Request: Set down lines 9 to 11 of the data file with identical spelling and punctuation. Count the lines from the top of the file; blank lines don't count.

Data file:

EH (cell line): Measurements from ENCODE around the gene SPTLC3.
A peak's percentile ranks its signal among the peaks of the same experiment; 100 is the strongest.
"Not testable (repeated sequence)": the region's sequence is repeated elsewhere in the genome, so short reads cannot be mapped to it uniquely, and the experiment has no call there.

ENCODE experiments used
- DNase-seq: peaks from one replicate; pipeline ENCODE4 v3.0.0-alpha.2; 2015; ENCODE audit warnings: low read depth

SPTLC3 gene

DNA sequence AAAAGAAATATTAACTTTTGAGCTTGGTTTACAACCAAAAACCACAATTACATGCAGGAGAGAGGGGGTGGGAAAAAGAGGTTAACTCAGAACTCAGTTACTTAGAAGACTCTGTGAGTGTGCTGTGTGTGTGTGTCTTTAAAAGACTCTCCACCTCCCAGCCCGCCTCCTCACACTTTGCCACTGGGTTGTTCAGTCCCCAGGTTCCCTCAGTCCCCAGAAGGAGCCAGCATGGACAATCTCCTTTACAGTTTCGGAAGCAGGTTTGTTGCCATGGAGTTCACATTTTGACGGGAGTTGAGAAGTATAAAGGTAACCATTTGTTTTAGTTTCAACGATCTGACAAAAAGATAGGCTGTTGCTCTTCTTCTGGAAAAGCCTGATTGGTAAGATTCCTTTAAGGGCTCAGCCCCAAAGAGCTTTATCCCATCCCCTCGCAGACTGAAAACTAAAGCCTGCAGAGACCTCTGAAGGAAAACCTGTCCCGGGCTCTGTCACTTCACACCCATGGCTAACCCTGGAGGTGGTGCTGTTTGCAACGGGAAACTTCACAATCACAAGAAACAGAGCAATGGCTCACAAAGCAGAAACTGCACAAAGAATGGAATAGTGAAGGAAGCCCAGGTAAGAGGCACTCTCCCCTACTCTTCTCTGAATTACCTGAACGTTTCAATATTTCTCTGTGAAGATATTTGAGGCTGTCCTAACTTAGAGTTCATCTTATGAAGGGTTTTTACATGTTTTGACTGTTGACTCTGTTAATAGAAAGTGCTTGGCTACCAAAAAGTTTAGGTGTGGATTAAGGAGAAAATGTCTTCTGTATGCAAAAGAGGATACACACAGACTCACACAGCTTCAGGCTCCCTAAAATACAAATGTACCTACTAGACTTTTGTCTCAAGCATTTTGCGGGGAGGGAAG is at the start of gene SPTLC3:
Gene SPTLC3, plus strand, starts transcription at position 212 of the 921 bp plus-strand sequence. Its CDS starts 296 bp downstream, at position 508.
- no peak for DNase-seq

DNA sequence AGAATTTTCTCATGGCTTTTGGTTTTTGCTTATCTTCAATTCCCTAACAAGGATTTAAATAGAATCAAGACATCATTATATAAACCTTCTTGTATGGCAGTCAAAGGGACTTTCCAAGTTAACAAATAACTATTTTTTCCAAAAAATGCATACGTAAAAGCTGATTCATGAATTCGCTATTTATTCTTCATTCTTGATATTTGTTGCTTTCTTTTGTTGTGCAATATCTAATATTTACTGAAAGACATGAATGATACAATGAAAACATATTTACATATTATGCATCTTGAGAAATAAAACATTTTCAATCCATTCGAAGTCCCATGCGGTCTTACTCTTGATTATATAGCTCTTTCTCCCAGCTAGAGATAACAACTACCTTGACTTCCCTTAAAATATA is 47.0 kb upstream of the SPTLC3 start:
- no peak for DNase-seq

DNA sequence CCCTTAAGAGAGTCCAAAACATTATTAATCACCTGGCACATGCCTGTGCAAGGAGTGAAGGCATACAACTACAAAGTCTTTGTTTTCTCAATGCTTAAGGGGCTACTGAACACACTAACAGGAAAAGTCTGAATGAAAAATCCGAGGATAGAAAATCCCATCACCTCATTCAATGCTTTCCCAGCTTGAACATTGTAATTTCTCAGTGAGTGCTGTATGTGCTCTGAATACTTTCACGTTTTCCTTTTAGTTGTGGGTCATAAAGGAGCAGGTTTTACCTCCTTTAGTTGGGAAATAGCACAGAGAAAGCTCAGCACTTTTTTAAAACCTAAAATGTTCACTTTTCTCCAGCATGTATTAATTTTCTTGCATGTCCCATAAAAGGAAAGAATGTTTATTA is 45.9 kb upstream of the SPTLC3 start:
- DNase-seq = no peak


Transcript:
- no peak for DNase-seq

DNA sequence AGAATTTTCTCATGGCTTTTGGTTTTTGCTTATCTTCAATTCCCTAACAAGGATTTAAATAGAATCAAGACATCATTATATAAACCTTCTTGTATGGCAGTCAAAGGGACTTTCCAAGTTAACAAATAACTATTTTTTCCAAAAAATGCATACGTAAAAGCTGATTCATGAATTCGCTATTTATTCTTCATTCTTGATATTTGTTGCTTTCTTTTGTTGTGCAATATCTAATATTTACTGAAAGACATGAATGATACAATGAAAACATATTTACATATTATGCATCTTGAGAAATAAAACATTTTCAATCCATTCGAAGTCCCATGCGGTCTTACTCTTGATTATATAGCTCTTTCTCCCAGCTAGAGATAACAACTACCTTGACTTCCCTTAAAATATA is 47.0 kb upstream of the SPTLC3 start:
- no peak for DNase-seq